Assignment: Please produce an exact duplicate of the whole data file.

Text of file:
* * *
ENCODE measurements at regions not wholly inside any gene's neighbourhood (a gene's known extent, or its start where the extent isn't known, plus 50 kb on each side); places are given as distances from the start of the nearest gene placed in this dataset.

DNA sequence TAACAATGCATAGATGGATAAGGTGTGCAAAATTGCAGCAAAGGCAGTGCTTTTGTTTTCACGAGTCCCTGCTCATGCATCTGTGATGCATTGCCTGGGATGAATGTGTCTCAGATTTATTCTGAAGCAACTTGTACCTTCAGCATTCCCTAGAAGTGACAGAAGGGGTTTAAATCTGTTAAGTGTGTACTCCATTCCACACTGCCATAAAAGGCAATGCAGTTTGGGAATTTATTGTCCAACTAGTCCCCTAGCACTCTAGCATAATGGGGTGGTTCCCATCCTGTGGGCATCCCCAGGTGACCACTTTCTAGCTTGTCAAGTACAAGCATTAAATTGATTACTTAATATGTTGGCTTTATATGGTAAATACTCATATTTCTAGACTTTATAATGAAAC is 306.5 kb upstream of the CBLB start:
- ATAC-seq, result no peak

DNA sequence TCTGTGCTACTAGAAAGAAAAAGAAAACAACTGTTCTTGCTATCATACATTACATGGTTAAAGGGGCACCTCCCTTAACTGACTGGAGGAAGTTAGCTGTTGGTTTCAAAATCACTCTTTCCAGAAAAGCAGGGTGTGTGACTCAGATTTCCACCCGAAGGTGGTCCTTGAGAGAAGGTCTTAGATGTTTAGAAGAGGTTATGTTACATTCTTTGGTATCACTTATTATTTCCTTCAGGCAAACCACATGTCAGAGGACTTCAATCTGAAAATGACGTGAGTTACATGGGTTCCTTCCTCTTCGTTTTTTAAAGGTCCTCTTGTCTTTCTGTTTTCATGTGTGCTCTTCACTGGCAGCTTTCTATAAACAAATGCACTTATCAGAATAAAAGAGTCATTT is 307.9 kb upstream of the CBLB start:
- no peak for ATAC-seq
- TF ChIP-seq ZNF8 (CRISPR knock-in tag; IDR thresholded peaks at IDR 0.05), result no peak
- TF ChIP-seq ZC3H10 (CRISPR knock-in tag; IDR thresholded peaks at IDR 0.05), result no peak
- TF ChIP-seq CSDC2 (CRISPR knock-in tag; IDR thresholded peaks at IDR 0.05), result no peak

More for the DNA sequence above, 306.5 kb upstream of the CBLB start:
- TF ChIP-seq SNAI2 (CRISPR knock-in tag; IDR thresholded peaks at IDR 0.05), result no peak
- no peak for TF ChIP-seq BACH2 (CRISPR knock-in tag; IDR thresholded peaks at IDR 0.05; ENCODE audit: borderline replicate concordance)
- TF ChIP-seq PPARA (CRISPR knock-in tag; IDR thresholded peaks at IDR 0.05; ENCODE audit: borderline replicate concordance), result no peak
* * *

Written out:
ENCODE measurements at regions not wholly inside any gene's neighbourhood (a gene's known extent, or its start where the extent isn't known, plus 50 kb on each side); places are given as distances from the start of the nearest gene placed in this dataset.

DNA sequence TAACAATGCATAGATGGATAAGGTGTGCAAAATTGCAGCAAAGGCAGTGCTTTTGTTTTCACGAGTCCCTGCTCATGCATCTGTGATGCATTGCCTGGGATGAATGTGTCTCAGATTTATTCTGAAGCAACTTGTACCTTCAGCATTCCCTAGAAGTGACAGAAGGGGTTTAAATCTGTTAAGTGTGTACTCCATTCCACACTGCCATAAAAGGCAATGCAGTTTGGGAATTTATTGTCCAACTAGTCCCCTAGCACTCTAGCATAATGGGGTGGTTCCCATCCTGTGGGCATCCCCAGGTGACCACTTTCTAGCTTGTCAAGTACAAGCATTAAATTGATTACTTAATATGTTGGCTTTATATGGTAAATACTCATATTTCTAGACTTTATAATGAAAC is 306.5 kb upstream of the CBLB start:
- ATAC-seq, result no peak

DNA sequence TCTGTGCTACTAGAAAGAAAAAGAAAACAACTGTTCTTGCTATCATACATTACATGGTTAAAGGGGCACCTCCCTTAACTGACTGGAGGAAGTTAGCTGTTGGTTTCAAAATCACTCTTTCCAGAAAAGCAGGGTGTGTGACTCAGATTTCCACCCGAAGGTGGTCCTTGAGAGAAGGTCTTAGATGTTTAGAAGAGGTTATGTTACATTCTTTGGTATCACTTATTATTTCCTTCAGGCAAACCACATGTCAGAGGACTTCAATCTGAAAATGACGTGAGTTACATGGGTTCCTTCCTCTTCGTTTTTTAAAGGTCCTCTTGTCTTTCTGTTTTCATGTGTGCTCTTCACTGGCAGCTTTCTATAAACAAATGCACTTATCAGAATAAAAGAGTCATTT is 307.9 kb upstream of the CBLB start:
- no peak for ATAC-seq
- TF ChIP-seq ZNF8 (CRISPR knock-in tag; IDR thresholded peaks at IDR 0.05), result no peak
- TF ChIP-seq ZC3H10 (CRISPR knock-in tag; IDR thresholded peaks at IDR 0.05), result no peak
- TF ChIP-seq CSDC2 (CRISPR knock-in tag; IDR thresholded peaks at IDR 0.05), result no peak

More for the DNA sequence above, 306.5 kb upstream of the CBLB start:
- TF ChIP-seq SNAI2 (CRISPR knock-in tag; IDR thresholded peaks at IDR 0.05), result no peak
- no peak for TF ChIP-seq BACH2 (CRISPR knock-in tag; IDR thresholded peaks at IDR 0.05; ENCODE audit: borderline replicate concordance)
- TF ChIP-seq PPARA (CRISPR knock-in tag; IDR thresholded peaks at IDR 0.05; ENCODE audit: borderline replicate concordance), result no peak